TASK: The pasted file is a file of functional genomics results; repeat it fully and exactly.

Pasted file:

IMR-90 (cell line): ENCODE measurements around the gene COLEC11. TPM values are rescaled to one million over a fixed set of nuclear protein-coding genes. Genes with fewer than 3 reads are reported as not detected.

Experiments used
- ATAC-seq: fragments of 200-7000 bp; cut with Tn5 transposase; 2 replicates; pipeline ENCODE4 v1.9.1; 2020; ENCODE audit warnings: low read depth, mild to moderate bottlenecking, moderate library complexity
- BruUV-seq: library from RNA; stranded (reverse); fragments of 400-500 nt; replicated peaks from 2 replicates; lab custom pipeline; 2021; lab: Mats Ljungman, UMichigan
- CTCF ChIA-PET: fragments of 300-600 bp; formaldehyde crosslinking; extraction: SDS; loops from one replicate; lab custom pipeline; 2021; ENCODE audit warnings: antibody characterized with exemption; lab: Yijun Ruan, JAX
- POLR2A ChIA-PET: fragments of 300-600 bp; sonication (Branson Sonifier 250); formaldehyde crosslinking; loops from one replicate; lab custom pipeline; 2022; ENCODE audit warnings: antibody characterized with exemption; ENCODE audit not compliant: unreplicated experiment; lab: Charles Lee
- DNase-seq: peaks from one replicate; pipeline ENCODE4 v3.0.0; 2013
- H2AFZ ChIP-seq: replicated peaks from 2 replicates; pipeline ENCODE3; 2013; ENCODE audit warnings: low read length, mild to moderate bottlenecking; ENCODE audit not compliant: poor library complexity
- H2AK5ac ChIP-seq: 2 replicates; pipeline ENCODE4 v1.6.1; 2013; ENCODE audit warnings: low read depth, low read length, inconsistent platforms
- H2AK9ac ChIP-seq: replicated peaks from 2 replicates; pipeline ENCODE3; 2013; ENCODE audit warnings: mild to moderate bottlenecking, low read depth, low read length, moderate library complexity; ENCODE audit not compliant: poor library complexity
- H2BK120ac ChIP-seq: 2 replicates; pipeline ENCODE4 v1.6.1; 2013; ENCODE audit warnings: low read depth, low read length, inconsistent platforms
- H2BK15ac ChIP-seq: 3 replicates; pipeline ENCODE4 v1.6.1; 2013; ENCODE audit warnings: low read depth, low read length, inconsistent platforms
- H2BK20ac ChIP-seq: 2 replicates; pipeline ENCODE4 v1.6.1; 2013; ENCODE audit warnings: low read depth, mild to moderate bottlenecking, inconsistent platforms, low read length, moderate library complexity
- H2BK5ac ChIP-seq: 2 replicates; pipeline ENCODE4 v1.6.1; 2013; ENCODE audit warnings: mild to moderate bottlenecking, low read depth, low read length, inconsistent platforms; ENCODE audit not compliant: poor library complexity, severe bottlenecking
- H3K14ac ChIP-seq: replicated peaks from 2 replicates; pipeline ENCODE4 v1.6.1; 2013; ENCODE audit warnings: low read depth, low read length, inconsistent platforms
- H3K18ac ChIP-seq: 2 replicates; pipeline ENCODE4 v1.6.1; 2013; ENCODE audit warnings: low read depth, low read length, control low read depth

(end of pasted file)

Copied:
IMR-90 (cell line): ENCODE measurements around the gene COLEC11. TPM values are rescaled to one million over a fixed set of nuclear protein-coding genes. Genes with fewer than 3 reads are reported as not detected.

Experiments used
- ATAC-seq: fragments of 200-7000 bp; cut with Tn5 transposase; 2 replicates; pipeline ENCODE4 v1.9.1; 2020; ENCODE audit warnings: low read depth, mild to moderate bottlenecking, moderate library complexity
- BruUV-seq: library from RNA; stranded (reverse); fragments of 400-500 nt; replicated peaks from 2 replicates; lab custom pipeline; 2021; lab: Mats Ljungman, UMichigan
- CTCF ChIA-PET: fragments of 300-600 bp; formaldehyde crosslinking; extraction: SDS; loops from one replicate; lab custom pipeline; 2021; ENCODE audit warnings: antibody characterized with exemption; lab: Yijun Ruan, JAX
- POLR2A ChIA-PET: fragments of 300-600 bp; sonication (Branson Sonifier 250); formaldehyde crosslinking; loops from one replicate; lab custom pipeline; 2022; ENCODE audit warnings: antibody characterized with exemption; ENCODE audit not compliant: unreplicated experiment; lab: Charles Lee
- DNase-seq: peaks from one replicate; pipeline ENCODE4 v3.0.0; 2013
- H2AFZ ChIP-seq: replicated peaks from 2 replicates; pipeline ENCODE3; 2013; ENCODE audit warnings: low read length, mild to moderate bottlenecking; ENCODE audit not compliant: poor library complexity
- H2AK5ac ChIP-seq: 2 replicates; pipeline ENCODE4 v1.6.1; 2013; ENCODE audit warnings: low read depth, low read length, inconsistent platforms
- H2AK9ac ChIP-seq: replicated peaks from 2 replicates; pipeline ENCODE3; 2013; ENCODE audit warnings: mild to moderate bottlenecking, low read depth, low read length, moderate library complexity; ENCODE audit not compliant: poor library complexity
- H2BK120ac ChIP-seq: 2 replicates; pipeline ENCODE4 v1.6.1; 2013; ENCODE audit warnings: low read depth, low read length, inconsistent platforms
- H2BK15ac ChIP-seq: 3 replicates; pipeline ENCODE4 v1.6.1; 2013; ENCODE audit warnings: low read depth, low read length, inconsistent platforms
- H2BK20ac ChIP-seq: 2 replicates; pipeline ENCODE4 v1.6.1; 2013; ENCODE audit warnings: low read depth, mild to moderate bottlenecking, inconsistent platforms, low read length, moderate library complexity
- H2BK5ac ChIP-seq: 2 replicates; pipeline ENCODE4 v1.6.1; 2013; ENCODE audit warnings: mild to moderate bottlenecking, low read depth, low read length, inconsistent platforms; ENCODE audit not compliant: poor library complexity, severe bottlenecking
- H3K14ac ChIP-seq: replicated peaks from 2 replicates; pipeline ENCODE4 v1.6.1; 2013; ENCODE audit warnings: low read depth, low read length, inconsistent platforms
- H3K18ac ChIP-seq: 2 replicates; pipeline ENCODE4 v1.6.1; 2013; ENCODE audit warnings: low read depth, low read length, control low read depth